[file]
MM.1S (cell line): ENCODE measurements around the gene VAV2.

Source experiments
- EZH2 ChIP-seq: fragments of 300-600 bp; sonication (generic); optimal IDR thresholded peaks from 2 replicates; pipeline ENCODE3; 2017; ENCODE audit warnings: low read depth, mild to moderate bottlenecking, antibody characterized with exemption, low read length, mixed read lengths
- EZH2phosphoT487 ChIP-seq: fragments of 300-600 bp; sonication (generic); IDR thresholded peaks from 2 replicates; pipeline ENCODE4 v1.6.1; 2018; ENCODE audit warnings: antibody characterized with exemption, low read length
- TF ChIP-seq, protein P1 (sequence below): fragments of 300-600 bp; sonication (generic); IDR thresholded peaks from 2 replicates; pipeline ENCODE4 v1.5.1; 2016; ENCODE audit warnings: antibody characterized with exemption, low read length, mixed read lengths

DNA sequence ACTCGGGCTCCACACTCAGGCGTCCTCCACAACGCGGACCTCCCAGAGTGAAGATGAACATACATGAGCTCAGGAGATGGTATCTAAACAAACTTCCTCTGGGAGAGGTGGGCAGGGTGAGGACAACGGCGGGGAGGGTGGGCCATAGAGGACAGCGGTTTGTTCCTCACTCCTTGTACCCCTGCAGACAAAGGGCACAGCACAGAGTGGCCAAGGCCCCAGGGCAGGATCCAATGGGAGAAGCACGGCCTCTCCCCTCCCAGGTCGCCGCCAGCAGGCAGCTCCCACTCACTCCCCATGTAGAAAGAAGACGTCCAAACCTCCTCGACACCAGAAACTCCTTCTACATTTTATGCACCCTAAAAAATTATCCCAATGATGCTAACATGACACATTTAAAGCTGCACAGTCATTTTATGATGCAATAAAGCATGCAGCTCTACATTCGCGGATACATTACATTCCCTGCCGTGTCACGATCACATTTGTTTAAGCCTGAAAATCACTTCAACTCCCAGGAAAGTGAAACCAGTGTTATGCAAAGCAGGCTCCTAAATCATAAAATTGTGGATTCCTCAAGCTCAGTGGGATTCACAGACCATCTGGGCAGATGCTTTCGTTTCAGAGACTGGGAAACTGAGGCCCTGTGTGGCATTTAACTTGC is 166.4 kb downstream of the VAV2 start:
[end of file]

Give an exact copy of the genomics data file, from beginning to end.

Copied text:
MM.1S (cell line): ENCODE measurements around the gene VAV2.

Source experiments
- EZH2 ChIP-seq: fragments of 300-600 bp; sonication (generic); optimal IDR thresholded peaks from 2 replicates; pipeline ENCODE3; 2017; ENCODE audit warnings: low read depth, mild to moderate bottlenecking, antibody characterized with exemption, low read length, mixed read lengths
- EZH2phosphoT487 ChIP-seq: fragments of 300-600 bp; sonication (generic); IDR thresholded peaks from 2 replicates; pipeline ENCODE4 v1.6.1; 2018; ENCODE audit warnings: antibody characterized with exemption, low read length
- TF ChIP-seq, protein P1 (sequence below): fragments of 300-600 bp; sonication (generic); IDR thresholded peaks from 2 replicates; pipeline ENCODE4 v1.5.1; 2016; ENCODE audit warnings: antibody characterized with exemption, low read length, mixed read lengths

DNA sequence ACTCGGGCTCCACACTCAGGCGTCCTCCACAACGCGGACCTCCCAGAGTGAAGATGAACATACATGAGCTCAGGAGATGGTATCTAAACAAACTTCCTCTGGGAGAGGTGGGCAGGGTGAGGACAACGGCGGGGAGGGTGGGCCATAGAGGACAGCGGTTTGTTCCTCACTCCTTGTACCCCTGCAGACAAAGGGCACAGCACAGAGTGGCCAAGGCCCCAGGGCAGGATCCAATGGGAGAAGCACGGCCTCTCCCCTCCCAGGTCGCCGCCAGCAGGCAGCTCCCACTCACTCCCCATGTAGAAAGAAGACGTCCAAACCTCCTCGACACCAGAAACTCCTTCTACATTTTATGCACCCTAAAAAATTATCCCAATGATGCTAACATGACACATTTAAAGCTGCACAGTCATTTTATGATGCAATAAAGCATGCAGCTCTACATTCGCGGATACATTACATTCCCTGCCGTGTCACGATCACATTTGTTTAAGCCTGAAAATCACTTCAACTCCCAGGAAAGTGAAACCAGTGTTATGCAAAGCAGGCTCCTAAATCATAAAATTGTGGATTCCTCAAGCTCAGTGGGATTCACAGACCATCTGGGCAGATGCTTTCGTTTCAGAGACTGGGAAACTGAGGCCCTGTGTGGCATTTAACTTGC is 166.4 kb downstream of the VAV2 start: